The client generates a 256 bit random number that it uses as the OID. The client then performs a read history query operation on the newly generated OID. If a metadata-node hosts the OID, it returns the replica history associated with the OID, if not, the metadatanode returns a special null replica history (a history with a single timestamp of 0). As well, the history of the parent directory object is also read.
When performing a create or a mkdir operation, the metadata-node validates the object history set to ensure that the create OID’s latest complete timestamp is 0. If a create operation succeeds (i.e., it receives successful responses from QC + b metadata-nodes), the client is ensured that the OID it generated is globally unique. If a create operation fails (i.e., is classiﬁable as incomplete), the metadata-node is free to accept a create operation from a different client of the same OID; since the latest complete timestamp is still 0. The null history entry remains part of the replica’s history until it is pruned by a subsequent update operation that observes a completed create. Validation is similar for the repair of a create operation: 0 must be the latest complete timestamp; and the operation hash of the repair operation must match the operation hash stored within the repairable candidate’s timestamp.
To remove an OID (e.g., through a unlink or a rmdir operation), the replica history associated with the OID must be reset to the initial null value. Thus, the OID is only free ·
5.5 Storage-system implementation 109 once a remove operation has completed successfully.
5.5.3 PMD clients A client library has been implemented to facilitate interfacing with the PMD service.
The library’s interface consists of the set of metadata operation service calls (with the exception of readhist, which is not exported externally). The implementation of the query and update operations follows the presentation in Section 5.3.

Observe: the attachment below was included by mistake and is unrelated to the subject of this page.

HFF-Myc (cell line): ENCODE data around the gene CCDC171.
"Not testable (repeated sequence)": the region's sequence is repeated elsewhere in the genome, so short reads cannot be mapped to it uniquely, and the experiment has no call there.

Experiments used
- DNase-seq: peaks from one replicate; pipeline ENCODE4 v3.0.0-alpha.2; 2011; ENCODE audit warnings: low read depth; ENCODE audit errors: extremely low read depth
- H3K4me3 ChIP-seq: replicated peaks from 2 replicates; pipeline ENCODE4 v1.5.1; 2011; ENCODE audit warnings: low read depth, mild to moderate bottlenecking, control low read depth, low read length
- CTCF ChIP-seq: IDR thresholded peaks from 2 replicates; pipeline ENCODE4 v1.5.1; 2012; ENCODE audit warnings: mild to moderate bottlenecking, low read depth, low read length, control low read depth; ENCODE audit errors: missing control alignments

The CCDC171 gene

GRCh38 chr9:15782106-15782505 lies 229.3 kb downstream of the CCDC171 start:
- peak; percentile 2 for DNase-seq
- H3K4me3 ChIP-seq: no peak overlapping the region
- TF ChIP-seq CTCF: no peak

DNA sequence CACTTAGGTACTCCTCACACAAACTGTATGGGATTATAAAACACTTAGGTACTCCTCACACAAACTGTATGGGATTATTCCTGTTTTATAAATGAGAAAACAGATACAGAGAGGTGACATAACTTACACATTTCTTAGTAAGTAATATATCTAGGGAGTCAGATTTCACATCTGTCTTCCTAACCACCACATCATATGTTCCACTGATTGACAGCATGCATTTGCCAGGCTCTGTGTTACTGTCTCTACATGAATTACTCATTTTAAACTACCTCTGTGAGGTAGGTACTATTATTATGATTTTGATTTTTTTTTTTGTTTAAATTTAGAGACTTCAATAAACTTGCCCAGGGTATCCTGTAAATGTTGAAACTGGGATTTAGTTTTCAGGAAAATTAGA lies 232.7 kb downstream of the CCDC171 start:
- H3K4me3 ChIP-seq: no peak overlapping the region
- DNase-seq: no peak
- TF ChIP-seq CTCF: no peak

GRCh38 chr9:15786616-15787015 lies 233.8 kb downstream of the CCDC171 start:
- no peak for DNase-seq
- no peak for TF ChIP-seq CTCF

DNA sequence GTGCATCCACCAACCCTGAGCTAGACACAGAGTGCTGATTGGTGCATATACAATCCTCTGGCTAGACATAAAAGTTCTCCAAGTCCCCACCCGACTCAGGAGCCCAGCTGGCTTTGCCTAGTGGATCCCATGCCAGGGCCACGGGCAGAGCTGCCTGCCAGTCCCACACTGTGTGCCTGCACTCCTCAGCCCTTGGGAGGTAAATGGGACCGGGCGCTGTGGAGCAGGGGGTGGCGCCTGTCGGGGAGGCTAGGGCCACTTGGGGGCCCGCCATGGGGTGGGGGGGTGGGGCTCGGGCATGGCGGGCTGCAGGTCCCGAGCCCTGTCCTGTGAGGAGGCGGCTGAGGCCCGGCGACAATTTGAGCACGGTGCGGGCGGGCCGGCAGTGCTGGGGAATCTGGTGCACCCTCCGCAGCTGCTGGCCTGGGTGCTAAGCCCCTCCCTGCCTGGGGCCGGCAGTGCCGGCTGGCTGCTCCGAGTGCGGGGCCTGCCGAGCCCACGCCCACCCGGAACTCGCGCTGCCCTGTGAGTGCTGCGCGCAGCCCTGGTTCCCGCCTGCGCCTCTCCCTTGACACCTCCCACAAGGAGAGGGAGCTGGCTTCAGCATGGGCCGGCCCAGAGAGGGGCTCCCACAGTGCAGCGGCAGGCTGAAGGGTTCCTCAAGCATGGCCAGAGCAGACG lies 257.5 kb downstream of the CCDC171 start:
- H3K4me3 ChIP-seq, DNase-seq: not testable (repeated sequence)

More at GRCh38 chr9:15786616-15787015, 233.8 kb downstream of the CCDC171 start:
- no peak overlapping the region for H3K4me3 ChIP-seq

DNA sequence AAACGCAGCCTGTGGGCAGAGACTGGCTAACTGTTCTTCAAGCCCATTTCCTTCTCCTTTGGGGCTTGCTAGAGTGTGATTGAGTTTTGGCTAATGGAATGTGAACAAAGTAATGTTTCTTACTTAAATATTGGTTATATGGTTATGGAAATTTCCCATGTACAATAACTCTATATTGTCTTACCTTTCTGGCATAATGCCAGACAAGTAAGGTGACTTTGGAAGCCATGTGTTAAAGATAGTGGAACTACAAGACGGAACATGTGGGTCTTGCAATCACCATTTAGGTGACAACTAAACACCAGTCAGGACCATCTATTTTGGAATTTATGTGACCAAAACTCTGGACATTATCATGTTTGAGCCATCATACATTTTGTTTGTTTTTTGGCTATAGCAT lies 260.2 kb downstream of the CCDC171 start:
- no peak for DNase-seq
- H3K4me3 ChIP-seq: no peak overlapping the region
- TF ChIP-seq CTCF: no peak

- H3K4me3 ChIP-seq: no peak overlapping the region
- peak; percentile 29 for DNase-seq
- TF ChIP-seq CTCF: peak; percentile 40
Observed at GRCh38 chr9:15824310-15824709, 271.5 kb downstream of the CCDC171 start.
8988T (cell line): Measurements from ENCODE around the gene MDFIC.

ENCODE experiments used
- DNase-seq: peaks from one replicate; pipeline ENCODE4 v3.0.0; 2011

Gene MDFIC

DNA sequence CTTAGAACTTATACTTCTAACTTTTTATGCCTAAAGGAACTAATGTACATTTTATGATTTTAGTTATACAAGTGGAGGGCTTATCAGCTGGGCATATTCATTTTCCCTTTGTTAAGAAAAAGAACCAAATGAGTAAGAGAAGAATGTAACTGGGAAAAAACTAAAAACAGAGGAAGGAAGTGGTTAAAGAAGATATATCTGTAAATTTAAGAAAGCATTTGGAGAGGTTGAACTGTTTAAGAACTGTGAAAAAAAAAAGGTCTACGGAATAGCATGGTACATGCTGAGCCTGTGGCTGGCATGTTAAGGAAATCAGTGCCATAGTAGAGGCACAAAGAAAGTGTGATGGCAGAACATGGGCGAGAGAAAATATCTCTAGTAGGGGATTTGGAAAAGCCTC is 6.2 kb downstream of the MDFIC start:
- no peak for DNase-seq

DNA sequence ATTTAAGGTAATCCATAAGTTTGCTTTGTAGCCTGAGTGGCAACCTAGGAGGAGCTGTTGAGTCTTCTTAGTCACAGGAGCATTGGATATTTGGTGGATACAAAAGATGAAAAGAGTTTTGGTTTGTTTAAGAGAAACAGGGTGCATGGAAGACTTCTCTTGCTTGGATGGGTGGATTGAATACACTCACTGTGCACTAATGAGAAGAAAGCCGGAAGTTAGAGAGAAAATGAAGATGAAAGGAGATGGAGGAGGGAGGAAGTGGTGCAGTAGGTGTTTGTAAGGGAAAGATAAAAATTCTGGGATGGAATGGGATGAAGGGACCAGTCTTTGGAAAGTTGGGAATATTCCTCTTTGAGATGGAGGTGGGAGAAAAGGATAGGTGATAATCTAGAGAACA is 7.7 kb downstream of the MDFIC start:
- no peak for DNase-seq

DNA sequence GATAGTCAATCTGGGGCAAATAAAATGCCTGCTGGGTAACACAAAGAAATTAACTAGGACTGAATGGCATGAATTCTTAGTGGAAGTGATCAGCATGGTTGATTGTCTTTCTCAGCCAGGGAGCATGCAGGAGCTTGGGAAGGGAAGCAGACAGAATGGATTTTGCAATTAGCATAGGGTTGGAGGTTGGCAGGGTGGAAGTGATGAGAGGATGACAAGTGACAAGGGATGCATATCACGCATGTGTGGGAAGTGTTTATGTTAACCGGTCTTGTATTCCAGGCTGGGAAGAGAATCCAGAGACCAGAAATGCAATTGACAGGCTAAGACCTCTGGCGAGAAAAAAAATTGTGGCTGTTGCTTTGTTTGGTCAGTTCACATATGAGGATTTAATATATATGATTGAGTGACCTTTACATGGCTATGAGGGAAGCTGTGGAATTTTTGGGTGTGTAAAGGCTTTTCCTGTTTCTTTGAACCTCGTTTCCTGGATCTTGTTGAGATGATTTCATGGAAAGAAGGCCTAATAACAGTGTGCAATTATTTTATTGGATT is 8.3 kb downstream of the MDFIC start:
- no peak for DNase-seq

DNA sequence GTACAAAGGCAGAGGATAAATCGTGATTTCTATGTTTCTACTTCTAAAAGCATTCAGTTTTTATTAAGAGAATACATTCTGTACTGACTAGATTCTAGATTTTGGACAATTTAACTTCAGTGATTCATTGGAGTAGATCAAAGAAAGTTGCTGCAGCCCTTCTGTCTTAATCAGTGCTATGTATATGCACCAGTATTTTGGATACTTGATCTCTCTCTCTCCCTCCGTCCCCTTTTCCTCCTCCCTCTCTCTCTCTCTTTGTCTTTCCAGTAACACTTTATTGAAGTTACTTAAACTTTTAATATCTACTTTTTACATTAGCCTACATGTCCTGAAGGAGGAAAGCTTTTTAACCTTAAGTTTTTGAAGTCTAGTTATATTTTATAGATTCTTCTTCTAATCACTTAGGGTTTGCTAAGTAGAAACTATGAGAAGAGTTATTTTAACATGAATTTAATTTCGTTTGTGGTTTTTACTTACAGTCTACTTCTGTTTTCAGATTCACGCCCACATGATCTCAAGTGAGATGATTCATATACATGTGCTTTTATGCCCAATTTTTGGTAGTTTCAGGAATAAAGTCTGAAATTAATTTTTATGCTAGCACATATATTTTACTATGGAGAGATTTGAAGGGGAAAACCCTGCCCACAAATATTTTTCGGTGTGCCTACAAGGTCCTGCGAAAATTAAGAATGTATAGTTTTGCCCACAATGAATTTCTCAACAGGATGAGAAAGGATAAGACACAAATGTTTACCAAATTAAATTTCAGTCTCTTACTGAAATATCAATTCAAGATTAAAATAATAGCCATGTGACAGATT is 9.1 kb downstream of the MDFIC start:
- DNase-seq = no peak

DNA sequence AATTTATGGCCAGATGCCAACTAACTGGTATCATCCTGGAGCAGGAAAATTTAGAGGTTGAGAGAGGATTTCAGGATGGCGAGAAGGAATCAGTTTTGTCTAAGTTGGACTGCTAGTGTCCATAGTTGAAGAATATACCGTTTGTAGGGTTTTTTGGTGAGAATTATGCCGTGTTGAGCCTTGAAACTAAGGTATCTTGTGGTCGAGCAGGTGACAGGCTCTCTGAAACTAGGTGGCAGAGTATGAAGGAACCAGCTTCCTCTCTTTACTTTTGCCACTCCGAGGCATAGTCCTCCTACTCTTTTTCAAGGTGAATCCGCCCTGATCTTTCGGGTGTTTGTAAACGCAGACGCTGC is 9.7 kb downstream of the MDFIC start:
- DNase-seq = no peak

A NFSv3 server has been implemented that uses the client library. All NFS metadata operations have been mapped to PMD service operations. NFS data operations (ﬁle read/write) are mapped to calls within the storage-service. There is a one-to-one mapping between NFS ﬁlehandles and PASIS OIDs.
Some NFS operations require multiple PMD operations. For example, there is a disconnect between the arguments of the NFS unlink operation and the PMD unlink operation. The NFS unlink operation takes a ﬁlename and a directory ﬁle handle as arguments, while the PMD unlink operation requires an additional argument, the ﬁlename’s OID. The ﬁlename’s OID maps to the attributes of the ﬁle, which may be updated by the unlink (e.g., the link count would be decremented). In order to perform this update operation, validation must be performed over the object’s history set. Thus, the OID of the ﬁlename’s attributes is required to construct its object history set. Therefore, a PMD lookup is performed prior to the unlink operation. Additionally, during the PMD unlink operation, the metadata-node validates that the ﬁlename matches the OID passed in.
Client history caching
To reduce the number of read history operations, object history sets are cached by the client. Every metadata operation request in the PMD service returns a replica history from each metadata-node executing the request. Histories are returned even if the request · 110 Efﬁcient, scalable consistency for highly fault-tolerant storage fails to execute. Since histories are cached, they may become out-of-date, or stale. A stale replica history will cause the request to fail validation at the metadata-node from which the replica history originated (see line 728 in Figure 4.8). An up-to-date replica history is returned by the metadata in response to receiving a stale history; thus, the client can update its cache and retry the operation.
Retry and concurrency
Although the NFS server locks each ﬁlehandle associated with each operation at the PMD client, operations may still abort due to concurrency. Thus, operation retry is necessary.
Upon retry, new object histories must be obtained and classiﬁed. The operation is based upon these new histories. Many different policies regarding backoff and retry may be implemented to avoid retrying operations concurrently. This is particularly relevant in the face of repair, since repairs issued concurrently may cause livelock if they execute at metadata-nodes in an interleaved order that prevents any repair from completing successfully. This work does not focus on the policies regarding backoff and retry, however it is discussed further in the evaluation section.
5.5.4 Storage service